To be mentally healthy is to be in a state of emotional, psychological, and social well-being. The quality of our mental health impacts how we think, feel, and act, and it determines how we relate to others, how we handle the various stressors in our lives, and the choices we make.
Mental illness is not the same thing as mental health; instead, mental illness refers to conditions that affect our ability to function because of its impact on our mood or behavior. When we chronically struggle with anxiety, depression, or other condition that affects thinking, behavior, mood, or thought processes, it can clearly disrupt our lives.
The Connection Between Mental and Physical Health
Mental and physical health are intricately related, and both are important in maintaining a healthy lifestyle. Mental illness, depression in particular, can certainly increase the risk for many physical health problems, but chronic pain and other health problems can also increase the risk for mental illness.
We all hear about the importance of caring for ourselves physically; few would dispute the importance of getting enough exercise, eating a healthy diet, or a good night’s sleep. When it comes to the topic of mental health, however, the conversation all too often comes to a quick halt. Choosing to neglect our emotional wellbeing, however, can take both a psychological and a physical toll on the body and brain.
Mental Health: A Poorly Understood Issue
While mental health is an issue that concerns all of us, there is still an incredible lack of understanding concerning the topic, and for that reason, far too many suffer needlessly. In fact, less than half of those struggling with a mental illness will seek help, for the most part due to the stigma surrounding it.
According to a World Psychiatry paper, people who wrestle with mental health issues often begin to believe the deep-rooted, false stereotypes associated with their condition. For this reason, far too many refuse to seek treatment or try to avoid dealing with it altogether.
Additionally, most people simply don’t understand the problem. They don’t ask the right questions of the right people and suffer alone. They either deny they or their loved one has a problem or think they can handle on their own, and the problem continues.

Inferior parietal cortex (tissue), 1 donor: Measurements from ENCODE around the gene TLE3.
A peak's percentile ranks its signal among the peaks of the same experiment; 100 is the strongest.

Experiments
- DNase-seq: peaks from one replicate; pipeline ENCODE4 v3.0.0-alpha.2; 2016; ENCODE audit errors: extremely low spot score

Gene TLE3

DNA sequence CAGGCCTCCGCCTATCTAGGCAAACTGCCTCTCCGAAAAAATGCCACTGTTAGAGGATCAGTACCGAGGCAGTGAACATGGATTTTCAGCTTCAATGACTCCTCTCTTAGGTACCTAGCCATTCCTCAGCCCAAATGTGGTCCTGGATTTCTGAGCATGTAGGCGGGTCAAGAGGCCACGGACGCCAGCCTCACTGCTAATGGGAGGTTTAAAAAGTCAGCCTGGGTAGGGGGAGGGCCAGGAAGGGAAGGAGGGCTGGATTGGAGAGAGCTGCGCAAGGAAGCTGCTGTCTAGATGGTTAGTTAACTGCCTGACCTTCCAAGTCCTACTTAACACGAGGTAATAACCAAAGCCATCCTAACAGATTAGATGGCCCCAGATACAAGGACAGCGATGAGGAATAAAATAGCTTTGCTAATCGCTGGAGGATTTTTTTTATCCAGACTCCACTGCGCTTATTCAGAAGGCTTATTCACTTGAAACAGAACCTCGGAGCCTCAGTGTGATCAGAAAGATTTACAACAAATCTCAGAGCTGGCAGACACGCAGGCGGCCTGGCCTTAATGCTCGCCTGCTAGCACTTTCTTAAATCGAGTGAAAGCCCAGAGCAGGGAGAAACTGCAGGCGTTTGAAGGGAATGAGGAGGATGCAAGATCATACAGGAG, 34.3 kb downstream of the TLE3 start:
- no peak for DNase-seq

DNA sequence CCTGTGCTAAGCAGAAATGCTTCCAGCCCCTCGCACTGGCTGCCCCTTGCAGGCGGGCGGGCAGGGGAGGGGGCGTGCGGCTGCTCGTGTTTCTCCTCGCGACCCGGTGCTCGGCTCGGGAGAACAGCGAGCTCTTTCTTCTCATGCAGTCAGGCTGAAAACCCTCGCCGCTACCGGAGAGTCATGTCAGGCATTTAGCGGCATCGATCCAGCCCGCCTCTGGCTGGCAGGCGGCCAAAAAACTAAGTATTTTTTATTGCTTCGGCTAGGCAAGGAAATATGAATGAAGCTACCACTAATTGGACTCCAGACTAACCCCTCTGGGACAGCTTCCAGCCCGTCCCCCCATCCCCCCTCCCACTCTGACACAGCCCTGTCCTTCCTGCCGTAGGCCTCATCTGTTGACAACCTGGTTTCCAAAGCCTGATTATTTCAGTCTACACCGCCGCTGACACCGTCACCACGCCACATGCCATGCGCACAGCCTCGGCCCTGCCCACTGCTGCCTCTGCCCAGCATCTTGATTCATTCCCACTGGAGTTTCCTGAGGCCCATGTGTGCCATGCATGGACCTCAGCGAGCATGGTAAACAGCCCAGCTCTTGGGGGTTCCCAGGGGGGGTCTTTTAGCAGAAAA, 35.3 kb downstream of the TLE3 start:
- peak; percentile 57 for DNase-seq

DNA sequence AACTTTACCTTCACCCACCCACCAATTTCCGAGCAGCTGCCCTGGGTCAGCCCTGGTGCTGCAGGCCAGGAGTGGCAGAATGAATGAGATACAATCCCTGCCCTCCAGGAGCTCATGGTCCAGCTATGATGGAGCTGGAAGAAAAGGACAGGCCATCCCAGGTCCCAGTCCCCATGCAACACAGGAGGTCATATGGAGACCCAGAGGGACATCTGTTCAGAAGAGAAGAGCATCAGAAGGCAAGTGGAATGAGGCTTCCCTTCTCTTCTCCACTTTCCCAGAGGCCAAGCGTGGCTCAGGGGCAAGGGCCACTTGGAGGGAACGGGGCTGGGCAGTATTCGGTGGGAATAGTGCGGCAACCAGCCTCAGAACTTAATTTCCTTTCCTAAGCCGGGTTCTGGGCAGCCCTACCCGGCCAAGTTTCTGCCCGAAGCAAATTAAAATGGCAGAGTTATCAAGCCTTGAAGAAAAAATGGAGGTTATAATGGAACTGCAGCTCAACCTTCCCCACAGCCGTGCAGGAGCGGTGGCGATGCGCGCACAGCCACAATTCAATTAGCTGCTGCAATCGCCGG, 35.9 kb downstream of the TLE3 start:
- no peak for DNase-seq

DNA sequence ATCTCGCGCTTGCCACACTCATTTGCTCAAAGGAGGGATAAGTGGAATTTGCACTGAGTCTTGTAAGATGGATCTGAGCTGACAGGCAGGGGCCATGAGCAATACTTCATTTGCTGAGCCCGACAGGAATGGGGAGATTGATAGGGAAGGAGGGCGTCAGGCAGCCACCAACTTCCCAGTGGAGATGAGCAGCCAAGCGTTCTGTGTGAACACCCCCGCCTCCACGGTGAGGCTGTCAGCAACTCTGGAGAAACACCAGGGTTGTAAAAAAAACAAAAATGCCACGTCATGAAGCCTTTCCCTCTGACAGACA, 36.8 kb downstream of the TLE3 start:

Mental Illnesses are Common
- In the United States alone, over 17 million people have experienced at least one episode of major depression
- Over 19% of adults living in the U.S. (48 million people) are living with an anxiety disorder
- An estimated 9 million people live with PTSD
- General Anxiety Disorder (GAD) affects 6.8 million adults, or 3.1% of the U.S. population, yet only 43.2% are receiving treatment
- Panic Disorder affects 6 million adults, or 2.7% of the U.S. population
- Depression in senior adults affects between 4.6 to 9.3% of those over the age of 75
- Social Anxiety Disorder affects 15 million adults, or 6.8% of the U.S. population, is equally common among men and women, and typically begins around age 13
- Approximately 6.1 million children (9.4% of children aged 2-17 years) have received an ADHD diagnosis
- Nearly 4.5 million (7.4% of children aged 3-17 years) have a diagnosed behavior problem
- Approximately 4.4 million (7.1%) of children aged 3-17 years have diagnosed anxiety
- Nearly two million children have diagnosed depression
- Chronic sleep problems plague 50% to 80% of patients struggling with mental health issues
- Suicide is the third leading cause of death in adolescents and young adults age 15-24
According to the National Alliance on Mental Illness:
- 19.1% of U.S. adults (1 in 5) experienced mental illness in 2018 (47.6 million people).
- 4.6% of U.S. adults (1 in 25) experienced serious mental illness in 2018 (11.4 million people).
- 16.5% of U.S. youth aged 6-17 experienced a mental health disorder in 2016 (7.7 million people)
- 3.7% of U.S. adults (9.2 million people) experienced a co-occurring substance use disorder and mental illness in 2018
- <1% (estimated 1.5 million people) suffer from Schizophrenia
- 8% (estimated 7 million people) Bipolar Disorder
- 2% (estimated 3 million people) Obsessive Compulsive Disorder (OCD)
- 4% (estimated 3.5 million people) Borderline Personality Disorder
- 50% of all lifetime mental illness begins by age 14, and 75% by age 24
- Suicide is the 2nd leading cause of death among people aged 10-34
- The overall suicide rate has increased 31% since 2001
How Prevalent is the Problem?
According to Johns Hopkins Medicine, an estimated 26% of Americans ages 18 and older – approximately 1 in 4 adults – suffers from a diagnosable mental disorder in a given year. Many suffer from more than one, as depression and anxiety, for example, tend to co-occur.
Mental Health in America Prevalence Data of all mental illness ranked states in the U.S. from low to high and found that state prevalence of adult mental illness ranged from 16.19% in New Jersey to 25.03% in Idaho.
The 6 measures that make up the Prevalence Ranking include:
1. Adults with Any Mental Illness (AMI)
2. Adult with Substance Use Disorder in the Past Year
3. Adults with Serious Thoughts of Suicide
4. Youth with At Least One Major Depressive Episode (MDE) in the Past Year
5. Youth with Substance Use Disorder in the Past Year
6. Youth with Severe MDE
A ranking 1-13 for Prevalence indicates a lower prevalence of mental health and substance use issues compared to states that ranked 39-51.
- Nervousness, restlessness, or being tense
- Feelings of danger, panic, or dread
- Rapid heart rate
- Rapid breathing, or hyperventilation
- Increased or heavy sweating